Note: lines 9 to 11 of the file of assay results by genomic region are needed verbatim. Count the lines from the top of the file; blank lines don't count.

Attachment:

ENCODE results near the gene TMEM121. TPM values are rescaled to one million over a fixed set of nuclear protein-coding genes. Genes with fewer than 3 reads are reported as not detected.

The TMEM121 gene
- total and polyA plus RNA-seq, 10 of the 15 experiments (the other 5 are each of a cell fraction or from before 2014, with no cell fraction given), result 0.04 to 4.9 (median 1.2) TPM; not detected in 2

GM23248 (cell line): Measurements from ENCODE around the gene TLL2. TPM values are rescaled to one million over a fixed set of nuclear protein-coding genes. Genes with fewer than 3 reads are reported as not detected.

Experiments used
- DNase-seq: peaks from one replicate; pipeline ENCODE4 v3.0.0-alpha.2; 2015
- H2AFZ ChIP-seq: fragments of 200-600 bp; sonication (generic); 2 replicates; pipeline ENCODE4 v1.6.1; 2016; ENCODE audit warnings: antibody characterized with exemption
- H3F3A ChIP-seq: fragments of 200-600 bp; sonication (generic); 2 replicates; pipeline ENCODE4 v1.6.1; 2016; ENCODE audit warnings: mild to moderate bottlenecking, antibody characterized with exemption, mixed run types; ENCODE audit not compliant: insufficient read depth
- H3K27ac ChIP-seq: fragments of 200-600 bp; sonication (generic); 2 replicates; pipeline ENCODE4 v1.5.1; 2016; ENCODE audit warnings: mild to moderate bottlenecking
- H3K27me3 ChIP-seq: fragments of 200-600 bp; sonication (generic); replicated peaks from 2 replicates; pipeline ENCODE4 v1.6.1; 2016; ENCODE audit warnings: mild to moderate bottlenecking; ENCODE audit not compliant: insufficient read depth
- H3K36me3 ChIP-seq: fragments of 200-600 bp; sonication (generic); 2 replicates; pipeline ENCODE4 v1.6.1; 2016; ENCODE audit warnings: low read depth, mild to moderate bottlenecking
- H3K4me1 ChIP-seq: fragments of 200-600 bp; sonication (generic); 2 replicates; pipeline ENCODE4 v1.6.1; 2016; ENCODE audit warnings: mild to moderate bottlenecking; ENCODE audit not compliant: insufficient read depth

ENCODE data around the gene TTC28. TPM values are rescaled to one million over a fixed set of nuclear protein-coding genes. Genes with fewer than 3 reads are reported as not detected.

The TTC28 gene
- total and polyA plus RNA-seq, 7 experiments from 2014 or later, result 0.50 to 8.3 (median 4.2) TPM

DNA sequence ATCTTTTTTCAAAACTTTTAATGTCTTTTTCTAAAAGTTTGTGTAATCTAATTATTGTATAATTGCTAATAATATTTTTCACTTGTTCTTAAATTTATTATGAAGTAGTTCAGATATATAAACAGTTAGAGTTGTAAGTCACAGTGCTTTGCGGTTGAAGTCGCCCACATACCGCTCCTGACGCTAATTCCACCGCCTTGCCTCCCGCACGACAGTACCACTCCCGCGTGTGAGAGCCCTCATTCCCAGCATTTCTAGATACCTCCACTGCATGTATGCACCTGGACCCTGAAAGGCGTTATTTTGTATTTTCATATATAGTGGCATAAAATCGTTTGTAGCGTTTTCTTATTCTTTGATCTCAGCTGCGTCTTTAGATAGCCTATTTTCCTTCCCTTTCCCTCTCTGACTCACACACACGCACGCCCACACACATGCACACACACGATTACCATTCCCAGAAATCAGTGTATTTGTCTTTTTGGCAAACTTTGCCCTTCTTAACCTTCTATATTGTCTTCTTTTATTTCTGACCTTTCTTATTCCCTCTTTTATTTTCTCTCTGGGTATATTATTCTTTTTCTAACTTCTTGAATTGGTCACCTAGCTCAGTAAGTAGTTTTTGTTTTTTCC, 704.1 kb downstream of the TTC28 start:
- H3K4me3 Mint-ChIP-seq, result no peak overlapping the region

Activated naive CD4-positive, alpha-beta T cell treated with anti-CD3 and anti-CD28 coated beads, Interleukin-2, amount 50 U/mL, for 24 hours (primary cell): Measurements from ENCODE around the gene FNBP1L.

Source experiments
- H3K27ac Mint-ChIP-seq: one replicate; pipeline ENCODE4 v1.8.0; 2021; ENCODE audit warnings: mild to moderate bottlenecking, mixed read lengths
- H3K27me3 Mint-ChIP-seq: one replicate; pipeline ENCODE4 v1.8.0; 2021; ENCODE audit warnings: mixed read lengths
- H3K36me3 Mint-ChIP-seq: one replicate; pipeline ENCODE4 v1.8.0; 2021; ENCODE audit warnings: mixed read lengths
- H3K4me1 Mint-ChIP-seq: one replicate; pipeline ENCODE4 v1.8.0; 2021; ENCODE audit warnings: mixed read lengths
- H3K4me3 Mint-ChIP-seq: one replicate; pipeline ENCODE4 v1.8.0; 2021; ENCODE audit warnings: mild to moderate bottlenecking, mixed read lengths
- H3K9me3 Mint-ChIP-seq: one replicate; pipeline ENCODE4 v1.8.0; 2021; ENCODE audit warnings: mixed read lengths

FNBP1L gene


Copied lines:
- H3K27ac ChIP-seq: fragments of 200-600 bp; sonication (generic); 2 replicates; pipeline ENCODE4 v1.5.1; 2016; ENCODE audit warnings: mild to moderate bottlenecking
- H3K27me3 ChIP-seq: fragments of 200-600 bp; sonication (generic); replicated peaks from 2 replicates; pipeline ENCODE4 v1.6.1; 2016; ENCODE audit warnings: mild to moderate bottlenecking; ENCODE audit not compliant: insufficient read depth
- H3K36me3 ChIP-seq: fragments of 200-600 bp; sonication (generic); 2 replicates; pipeline ENCODE4 v1.6.1; 2016; ENCODE audit warnings: low read depth, mild to moderate bottlenecking